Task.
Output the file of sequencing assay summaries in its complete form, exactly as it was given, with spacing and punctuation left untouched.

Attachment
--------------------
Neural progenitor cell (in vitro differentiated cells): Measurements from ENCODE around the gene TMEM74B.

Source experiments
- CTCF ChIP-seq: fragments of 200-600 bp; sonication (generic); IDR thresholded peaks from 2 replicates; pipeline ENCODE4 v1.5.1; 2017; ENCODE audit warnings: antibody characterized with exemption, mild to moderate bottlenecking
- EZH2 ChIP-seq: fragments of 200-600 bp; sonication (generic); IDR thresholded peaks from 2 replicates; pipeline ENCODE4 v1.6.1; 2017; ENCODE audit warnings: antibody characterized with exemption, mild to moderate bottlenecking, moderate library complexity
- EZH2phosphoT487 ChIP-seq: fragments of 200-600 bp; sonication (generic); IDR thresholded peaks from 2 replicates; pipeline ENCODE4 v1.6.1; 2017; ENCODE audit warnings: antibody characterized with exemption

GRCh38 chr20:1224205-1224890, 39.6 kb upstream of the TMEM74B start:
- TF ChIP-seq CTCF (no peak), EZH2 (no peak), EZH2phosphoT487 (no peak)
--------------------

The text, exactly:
Neural progenitor cell (in vitro differentiated cells): Measurements from ENCODE around the gene TMEM74B.

Source experiments
- CTCF ChIP-seq: fragments of 200-600 bp; sonication (generic); IDR thresholded peaks from 2 replicates; pipeline ENCODE4 v1.5.1; 2017; ENCODE audit warnings: antibody characterized with exemption, mild to moderate bottlenecking
- EZH2 ChIP-seq: fragments of 200-600 bp; sonication (generic); IDR thresholded peaks from 2 replicates; pipeline ENCODE4 v1.6.1; 2017; ENCODE audit warnings: antibody characterized with exemption, mild to moderate bottlenecking, moderate library complexity
- EZH2phosphoT487 ChIP-seq: fragments of 200-600 bp; sonication (generic); IDR thresholded peaks from 2 replicates; pipeline ENCODE4 v1.6.1; 2017; ENCODE audit warnings: antibody characterized with exemption

GRCh38 chr20:1224205-1224890, 39.6 kb upstream of the TMEM74B start:
- TF ChIP-seq CTCF (no peak), EZH2 (no peak), EZH2phosphoT487 (no peak)